Nandini Ananth, Chemistry and Chemical Biology, is a designer. Not of fashion, nor of interiors, but of molecules. Instead of creating a red-carpet gown or a luxe new dining room, Ananth conceives brand-new, ideal materials from the atoms-up, with ideal properties for making our lives easier. These theoretical designs provide blueprints for other scientists so they can synthesize new materials in the lab.
While that day is still a long way off, Ananth is taking the first steps toward making it a reality. “If I build my theories well enough, I could run a simple computer simulation and hand someone a blueprint for a material with the properties they seek,” she says. “That’s a really neat goal and very exciting. Of course we know it’s very difficult to do this—chemistry in real life has so many moving parts, it’s a very difficult process to model.”
Using High-Performance Computing to Tinker with Atoms
Ananth and her team, however, seem up to the challenge. Using theoretical chemistry, they want to better understand the ways in which they can control and direct energy and charge transfer on an atomic level. Tinkering with how an electron jumps from one atom to another has a host of exciting possibilities and promising applications. Ananth and her team first explore the mathematical and quantum mechanical theory behind these phenomena, then use computer programming—often writing their own code—to carry out their problem-solving. “We use high-performance computer clusters to translate our theories into simulations of chemical processes,” she says. Once simulation is successful, the next step is to work with synthetic chemists to make these perfected molecules that can be put to practical uses—such as for harnessing renewable energy.
She explains that modeling how an electron “hops from one atom or molecule to another,” and understanding that behavior on an atomic level, could enable the discovery of a material that can efficiently split water to create fuel. Ananth says the ideal material would be a photo-catalyst that could be thrown into a bucket of water and efficiently split the molecules into hydrogen and oxygen atoms using only sunlight. Unfortunately, current catalysts that split water molecules degrade after the first few water-splitting reactions.
Ananth wants to design a catalyst with more stamina out of a cheap and abundant metal—tweaking something like copper or iron complexes to effectively handle the necessary electron handoff to split water. She points out that with a computer she can do things that can never be done in a lab, which allows for all kinds of tinkering and modifications to the catalyst design. “We can learn from our theoretical tests and make predictions that are realistic,” says Ananth. “And we can identify the correct ‘knobs’ to control these processes.”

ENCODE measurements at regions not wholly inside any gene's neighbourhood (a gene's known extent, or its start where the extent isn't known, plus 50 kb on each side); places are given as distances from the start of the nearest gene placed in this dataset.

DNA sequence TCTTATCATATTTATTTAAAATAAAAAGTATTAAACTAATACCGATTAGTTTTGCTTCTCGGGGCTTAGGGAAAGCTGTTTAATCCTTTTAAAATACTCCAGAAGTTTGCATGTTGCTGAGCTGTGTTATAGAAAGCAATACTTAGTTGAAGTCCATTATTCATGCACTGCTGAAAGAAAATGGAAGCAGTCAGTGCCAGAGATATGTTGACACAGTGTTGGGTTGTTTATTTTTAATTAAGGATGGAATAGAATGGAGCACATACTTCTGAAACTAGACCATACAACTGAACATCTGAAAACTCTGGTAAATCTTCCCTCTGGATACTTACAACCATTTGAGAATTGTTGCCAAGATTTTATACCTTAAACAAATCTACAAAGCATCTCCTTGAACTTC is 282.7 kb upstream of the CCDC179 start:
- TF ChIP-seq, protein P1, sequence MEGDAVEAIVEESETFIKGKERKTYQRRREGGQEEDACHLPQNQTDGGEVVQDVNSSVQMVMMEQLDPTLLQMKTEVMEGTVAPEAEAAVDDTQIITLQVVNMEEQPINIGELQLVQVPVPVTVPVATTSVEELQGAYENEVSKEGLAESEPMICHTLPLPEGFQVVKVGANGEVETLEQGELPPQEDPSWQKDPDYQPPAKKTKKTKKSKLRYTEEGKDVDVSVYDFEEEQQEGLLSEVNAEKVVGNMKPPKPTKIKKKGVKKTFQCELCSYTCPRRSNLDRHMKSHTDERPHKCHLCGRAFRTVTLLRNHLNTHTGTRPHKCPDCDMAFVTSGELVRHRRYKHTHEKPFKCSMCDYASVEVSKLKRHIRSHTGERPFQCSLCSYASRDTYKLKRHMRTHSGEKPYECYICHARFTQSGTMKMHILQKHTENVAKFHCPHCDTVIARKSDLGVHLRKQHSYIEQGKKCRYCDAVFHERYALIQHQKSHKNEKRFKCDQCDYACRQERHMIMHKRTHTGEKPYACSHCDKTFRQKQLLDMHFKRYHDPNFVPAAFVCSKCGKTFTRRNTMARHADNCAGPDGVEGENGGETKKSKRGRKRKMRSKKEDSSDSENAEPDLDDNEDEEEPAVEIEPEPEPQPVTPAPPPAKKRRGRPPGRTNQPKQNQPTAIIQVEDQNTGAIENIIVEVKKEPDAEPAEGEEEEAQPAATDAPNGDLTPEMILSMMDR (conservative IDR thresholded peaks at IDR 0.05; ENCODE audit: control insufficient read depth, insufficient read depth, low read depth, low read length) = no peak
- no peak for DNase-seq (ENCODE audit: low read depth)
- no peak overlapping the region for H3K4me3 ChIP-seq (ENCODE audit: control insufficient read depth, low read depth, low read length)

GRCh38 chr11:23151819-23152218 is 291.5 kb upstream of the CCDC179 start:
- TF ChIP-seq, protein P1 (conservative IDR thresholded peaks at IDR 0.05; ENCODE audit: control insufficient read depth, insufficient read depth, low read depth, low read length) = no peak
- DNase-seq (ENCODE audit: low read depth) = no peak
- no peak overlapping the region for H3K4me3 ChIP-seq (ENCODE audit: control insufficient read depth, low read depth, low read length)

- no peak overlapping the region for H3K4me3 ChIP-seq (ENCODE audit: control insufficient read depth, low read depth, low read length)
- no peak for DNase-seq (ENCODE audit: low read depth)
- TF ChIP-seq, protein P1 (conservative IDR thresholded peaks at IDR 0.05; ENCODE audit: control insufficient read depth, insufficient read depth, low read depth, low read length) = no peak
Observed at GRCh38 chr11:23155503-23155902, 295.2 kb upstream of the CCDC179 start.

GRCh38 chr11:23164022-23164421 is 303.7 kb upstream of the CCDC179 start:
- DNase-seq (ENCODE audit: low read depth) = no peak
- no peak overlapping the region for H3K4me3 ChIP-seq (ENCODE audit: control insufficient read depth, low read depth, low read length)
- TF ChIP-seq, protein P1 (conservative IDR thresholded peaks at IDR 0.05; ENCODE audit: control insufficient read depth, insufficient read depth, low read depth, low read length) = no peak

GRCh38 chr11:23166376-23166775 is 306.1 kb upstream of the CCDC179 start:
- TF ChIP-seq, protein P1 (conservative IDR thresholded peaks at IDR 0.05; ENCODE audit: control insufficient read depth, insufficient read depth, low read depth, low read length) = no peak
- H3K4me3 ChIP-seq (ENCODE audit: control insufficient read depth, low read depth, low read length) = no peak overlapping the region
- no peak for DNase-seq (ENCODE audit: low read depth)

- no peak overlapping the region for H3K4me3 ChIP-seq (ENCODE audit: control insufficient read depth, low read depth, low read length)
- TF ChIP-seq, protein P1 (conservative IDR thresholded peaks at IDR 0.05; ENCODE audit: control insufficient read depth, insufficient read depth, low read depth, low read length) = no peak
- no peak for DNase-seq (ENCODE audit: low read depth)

Photovoltaics, Solar Cell Materials
This kind of "knob-tweaking" is also promising for developing new types of solar cell materials (known as photovoltaics). Scientists in this field have been on the hunt for good candidates for organic photovoltaics, which are cheaper, biodegradable, and don’t rely on heavy metals (unlike their inorganic counterparts). Unfortunately, all current organic photovoltaics are highly inefficient compared with their inorganic cousins. “An effective organic photovoltaic would be a technological breakthrough,” says Ananth, “so people are thinking about creative ways to enhance their efficiency.”
“I want to design molecules that have an electronic structure that favors singlet fission,” says Ananth. She and her lab, collaborating with Roald Hoffmann, are doing this.
Ananth is looking into a work-around in a phenomenon known as singlet fission: in some materials, absorption of a photon will lead to two excited electrons instead of one, thus doubling the electrical current generated by light absorption. “I want to design molecules that have an electronic structure that favors singlet fission,” says Ananth. She and her lab, collaborating with Roald Hoffmann, Chemistry and Chemical Biology, are doing this while also working with synthesis lab groups to see if the molecules can be made. She hopes to establish a dynamic back-and-forth with these experimental groups, who can report on how the theory plays out in practice and what "knobs" need to be tweaked next in the simulation.
A Chemical Reaction on a Metal Surface
Ananth’s lab also examines what happens when a chemical reaction occurs on a metal surface. Recently, researchers found that the energy released from such reactions can actually dissipate by exciting electrons, rather than simply dissipating through vibrations of the metal lattice, as was previously assumed. The reaction’s heat excites electrons on the metal surface, which in turn can jump to a semiconductor material. “As a mechanism for energy dissipation, it’s a bizarre phenomenon,” says Ananth. “It wasn’t what people were expecting.” The discovery has Ananth and others excited and perplexed, and she’s eager to learn exactly how the electrons are excited, and how this phenomenon may be harnessed for practical use.
After all, as much as Ananth enjoys the abstract theoretical work, she wants to “show how our theories can have significant scientific and societal impact,” she explains. “By expanding the realms of the scientifically possible, theory becomes practically meaningful.”